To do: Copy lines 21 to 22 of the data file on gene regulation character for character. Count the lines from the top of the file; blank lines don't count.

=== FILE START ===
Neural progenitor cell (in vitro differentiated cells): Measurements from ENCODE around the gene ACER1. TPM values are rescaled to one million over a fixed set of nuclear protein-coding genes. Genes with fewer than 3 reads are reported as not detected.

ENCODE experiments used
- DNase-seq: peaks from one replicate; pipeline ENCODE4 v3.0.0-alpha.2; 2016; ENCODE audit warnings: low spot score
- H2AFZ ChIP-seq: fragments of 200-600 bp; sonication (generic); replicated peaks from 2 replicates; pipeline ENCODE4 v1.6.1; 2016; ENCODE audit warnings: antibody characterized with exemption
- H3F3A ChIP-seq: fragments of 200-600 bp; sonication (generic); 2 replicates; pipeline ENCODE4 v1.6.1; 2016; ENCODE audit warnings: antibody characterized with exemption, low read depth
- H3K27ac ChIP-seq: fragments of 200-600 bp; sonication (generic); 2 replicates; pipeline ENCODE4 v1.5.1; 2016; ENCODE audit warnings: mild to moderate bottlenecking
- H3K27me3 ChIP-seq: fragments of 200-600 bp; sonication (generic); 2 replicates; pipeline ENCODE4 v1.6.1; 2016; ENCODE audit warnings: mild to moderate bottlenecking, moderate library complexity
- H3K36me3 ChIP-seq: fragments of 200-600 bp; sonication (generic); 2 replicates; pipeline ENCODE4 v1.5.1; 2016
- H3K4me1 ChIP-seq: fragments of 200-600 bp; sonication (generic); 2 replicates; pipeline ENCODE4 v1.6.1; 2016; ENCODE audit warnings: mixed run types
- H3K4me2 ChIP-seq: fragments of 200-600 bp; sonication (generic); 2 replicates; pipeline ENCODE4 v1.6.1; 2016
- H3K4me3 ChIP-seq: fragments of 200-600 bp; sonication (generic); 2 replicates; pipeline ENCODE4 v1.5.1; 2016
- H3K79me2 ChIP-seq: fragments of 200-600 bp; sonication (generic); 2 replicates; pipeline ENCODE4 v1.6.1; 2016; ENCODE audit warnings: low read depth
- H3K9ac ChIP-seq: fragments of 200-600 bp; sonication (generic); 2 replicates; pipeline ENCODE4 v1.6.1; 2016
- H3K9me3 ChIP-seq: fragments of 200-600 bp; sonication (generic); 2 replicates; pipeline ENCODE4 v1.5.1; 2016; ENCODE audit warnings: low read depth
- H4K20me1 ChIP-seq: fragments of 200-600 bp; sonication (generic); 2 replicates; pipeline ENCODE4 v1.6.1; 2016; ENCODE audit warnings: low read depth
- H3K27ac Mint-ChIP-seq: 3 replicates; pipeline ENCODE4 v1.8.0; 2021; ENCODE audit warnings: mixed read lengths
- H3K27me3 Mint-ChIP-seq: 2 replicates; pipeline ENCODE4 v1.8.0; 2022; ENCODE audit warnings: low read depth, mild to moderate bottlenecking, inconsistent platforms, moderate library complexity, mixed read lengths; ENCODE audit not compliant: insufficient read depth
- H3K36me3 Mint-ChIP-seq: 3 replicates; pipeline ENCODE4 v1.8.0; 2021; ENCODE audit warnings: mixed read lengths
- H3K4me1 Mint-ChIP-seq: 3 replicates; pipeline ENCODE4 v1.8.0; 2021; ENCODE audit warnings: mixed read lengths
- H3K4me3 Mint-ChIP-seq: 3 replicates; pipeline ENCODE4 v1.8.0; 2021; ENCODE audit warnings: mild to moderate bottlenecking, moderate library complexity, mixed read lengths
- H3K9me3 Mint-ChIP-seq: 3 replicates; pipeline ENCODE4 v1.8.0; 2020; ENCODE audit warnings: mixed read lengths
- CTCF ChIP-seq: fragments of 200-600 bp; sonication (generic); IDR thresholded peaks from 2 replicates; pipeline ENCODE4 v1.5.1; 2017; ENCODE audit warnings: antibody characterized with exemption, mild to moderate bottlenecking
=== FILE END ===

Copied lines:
- H3K9me3 Mint-ChIP-seq: 3 replicates; pipeline ENCODE4 v1.8.0; 2020; ENCODE audit warnings: mixed read lengths
- CTCF ChIP-seq: fragments of 200-600 bp; sonication (generic); IDR thresholded peaks from 2 replicates; pipeline ENCODE4 v1.5.1; 2017; ENCODE audit warnings: antibody characterized with exemption, mild to moderate bottlenecking